The youngest member of Team Canada, Cole Sillinger has inherited from his father to wrestle with at the IIHF World Championship, but it is a challenge he is happy to take on.
For Cole Sillinger, being named Team Canada for her 19th birthday was just the icing on the cake for an impressive rookie season with the Columbus Blue Jackets. But what made it all sweeter was knowing that he achieved the honor 10 years earlier in his career than his famous father.
And Mike could not be prouder.
“He is well ahead of the game, plays in the NHL at the age of 18 and has a chance to represent his country in the world market,” Mike said the same day the team’s playlist was announced. “We will watch, we do not care what time the match is, we will watch.”
This is the second time the youngest of the three Sillinger boys has been named to a Canadian list for a world championship, but only the first time he has been able to play. Last year, a late covid-19 diagnosis forced him away from Canada’s U18 men’s national team, which eventually won a gold medal at the IIHF U18 World Championship in Texas.
So when Rick Nash, Canada’s assistant general manager – and head of player development with the Blue Jackets – offered Cole a place on the world team during his final meeting of the NHL season, he jumped at the chance.
“[Nash] said I did not have to give him my answer right away, but I gave him that right away, because obviously when you have a chance to represent Canada, you will want to do it and make it proud, says Cole. explaining.
“When you get a chance to represent your country, it’s something you’re really looking forward to,” Mike said. “It’s a great chance to meet new guys and build that friendship while playing for the flag on the front of your shirt.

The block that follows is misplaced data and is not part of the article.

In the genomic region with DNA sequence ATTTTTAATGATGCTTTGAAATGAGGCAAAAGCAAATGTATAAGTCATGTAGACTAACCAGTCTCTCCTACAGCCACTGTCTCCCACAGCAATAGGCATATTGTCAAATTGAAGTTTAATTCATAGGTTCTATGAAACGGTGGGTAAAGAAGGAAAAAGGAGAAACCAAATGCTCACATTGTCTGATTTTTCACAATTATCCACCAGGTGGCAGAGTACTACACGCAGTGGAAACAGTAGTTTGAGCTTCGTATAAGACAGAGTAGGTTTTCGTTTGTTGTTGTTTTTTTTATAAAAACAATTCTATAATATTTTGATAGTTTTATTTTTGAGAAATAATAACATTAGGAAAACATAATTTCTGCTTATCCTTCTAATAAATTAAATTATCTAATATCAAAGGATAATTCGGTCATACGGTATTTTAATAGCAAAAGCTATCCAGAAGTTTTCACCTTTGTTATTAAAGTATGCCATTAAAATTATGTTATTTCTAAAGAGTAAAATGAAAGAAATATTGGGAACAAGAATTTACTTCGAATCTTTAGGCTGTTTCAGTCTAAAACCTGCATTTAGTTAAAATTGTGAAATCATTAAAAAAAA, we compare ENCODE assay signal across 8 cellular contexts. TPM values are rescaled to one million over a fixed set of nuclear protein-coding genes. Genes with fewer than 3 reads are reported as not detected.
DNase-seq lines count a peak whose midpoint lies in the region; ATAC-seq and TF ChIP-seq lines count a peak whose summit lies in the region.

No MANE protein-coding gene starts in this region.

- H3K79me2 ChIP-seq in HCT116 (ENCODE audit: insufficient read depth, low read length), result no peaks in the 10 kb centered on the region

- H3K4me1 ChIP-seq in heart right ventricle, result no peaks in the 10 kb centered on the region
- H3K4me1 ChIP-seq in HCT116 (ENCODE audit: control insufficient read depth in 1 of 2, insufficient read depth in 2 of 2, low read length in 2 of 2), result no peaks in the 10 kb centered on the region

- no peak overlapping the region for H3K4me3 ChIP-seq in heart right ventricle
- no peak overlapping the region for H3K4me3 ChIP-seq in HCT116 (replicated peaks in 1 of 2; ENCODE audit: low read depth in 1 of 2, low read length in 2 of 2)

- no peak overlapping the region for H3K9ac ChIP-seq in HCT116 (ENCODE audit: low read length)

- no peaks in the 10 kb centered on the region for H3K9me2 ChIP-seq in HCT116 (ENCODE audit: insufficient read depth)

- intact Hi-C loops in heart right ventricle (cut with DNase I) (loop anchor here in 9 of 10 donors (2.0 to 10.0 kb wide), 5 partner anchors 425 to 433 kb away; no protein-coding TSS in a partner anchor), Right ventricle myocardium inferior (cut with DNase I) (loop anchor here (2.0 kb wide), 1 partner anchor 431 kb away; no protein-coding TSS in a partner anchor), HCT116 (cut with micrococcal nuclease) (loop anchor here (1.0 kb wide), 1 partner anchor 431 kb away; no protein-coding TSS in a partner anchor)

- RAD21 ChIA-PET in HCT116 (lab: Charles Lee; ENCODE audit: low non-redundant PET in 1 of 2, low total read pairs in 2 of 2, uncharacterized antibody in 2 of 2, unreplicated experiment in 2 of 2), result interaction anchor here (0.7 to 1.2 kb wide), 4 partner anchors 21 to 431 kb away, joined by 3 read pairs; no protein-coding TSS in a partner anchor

“It’s pretty cool.”
The 2000 version of Team Canada ended with just one medal and fell 2-1 to Finland in the bronze medal game. Mike scored three goals in nine games as captain.
In the first four matches of the 2022 event, Cole has already excelled as a goal scorer, having found the net twice. Even with the early success, he does not think it will be much fun with his father until the matches are over, as he knows that his father won a gold medal at the IIHF World Junior Championship 1991.
“I do not think anything will be done until I have a chance [win a gold medal],” He laughs. “[Mike is] fantastic, I have received so much support from him and one of the things I have appreciated about him is that just because he had his career he understands that there are no extra doors open for my brothers and me and it’s just time for us to create our own path. ”
Mike’s career spanned 1,049 games over 18 NHL seasons with 12 teams. Sillinger’s older brothers, Owen and Luke, have had success in the NCAA, and Owen ended the season with the Cleveland Monsters of the American Hockey League.
Sillingerhemmet was – and is – clearly a hockey house. Although Cole says hockey did not come first in his childhood home, the competition did.
“Whether it was golf or training or even who should have dinner first, we are super competitive,” he explains.
“Cole is just very driven and mature over his age and that obviously comes from being around his brothers and a team environment,” Mike said. “I did not think he would get a chance [to play for Canada] right at the age of 18 but he had a pretty good year, and it takes different pieces to build a team and he can play in different situations. ”
“For me, I just want to help the team when I can,” said Cole. “I think the goal when you put on the Maple Leaf is to forget where you played in your club team and … just leave your ego at the door and do everything you can to help win.”
Which is the ultimate goal of this event for Canada and Cole, coming home with a gold medal. That way, he will already be even in the medal count with his dad and still have a long career to surpass him.